Adoption of global accounting rules will save industry billions of dollars a year through reduced capital and compliance costs, English ICA president Graham Ward told a group of business students at Harvard University.
Ward said: ‘Capital flow depends on investor perceptions of the local investment climate and the financial condition and governance practices of the enterprise in which the investment is to be made.’
Besides corporate savings, he highlighted the need for increased transparency to balance investment throughout the world.
‘Raising the level of accounting and auditing standards and global harmonisation is in the interests of investors and in the interest of firms and nations that want to grow by attracting long-term capital,’ he added.
Iosco, the world club of stock markets, and the European Commission this year endorsed a core set of international accounting standards developed by the International Accounting Standards Committee. The move has increased momentum for all the world’s countries to move away from national standards or US GAAP which is widely used by multinationals.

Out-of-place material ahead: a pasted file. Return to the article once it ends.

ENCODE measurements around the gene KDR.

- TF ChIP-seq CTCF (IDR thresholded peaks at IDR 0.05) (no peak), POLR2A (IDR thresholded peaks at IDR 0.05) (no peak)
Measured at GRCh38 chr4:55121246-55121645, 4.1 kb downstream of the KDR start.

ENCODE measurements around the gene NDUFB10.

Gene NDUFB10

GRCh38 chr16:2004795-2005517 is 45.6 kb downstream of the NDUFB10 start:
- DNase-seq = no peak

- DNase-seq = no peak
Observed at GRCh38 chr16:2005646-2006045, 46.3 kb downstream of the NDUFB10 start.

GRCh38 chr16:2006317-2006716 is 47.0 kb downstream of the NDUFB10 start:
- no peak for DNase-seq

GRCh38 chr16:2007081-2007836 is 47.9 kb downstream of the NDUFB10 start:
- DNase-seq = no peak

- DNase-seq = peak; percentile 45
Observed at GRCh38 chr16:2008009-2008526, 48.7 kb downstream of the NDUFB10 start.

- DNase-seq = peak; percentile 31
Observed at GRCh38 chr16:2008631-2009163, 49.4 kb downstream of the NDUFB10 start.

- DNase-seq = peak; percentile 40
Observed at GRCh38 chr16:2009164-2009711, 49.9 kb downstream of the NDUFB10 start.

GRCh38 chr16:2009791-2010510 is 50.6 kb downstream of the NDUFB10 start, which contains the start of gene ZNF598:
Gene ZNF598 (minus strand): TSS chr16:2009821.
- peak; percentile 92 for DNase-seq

Ward said worldwide honesty and transparency in markets can only be achieved with the help of national and international standard-setters and regulators co-operation.
Most of the world’s nations have pledged to use global standards set by the IASC, except the US, Canada and Japan – three of the world’s most powerful economies. All listed companies in Europe must adopt global accounting standards by the latest 2005.
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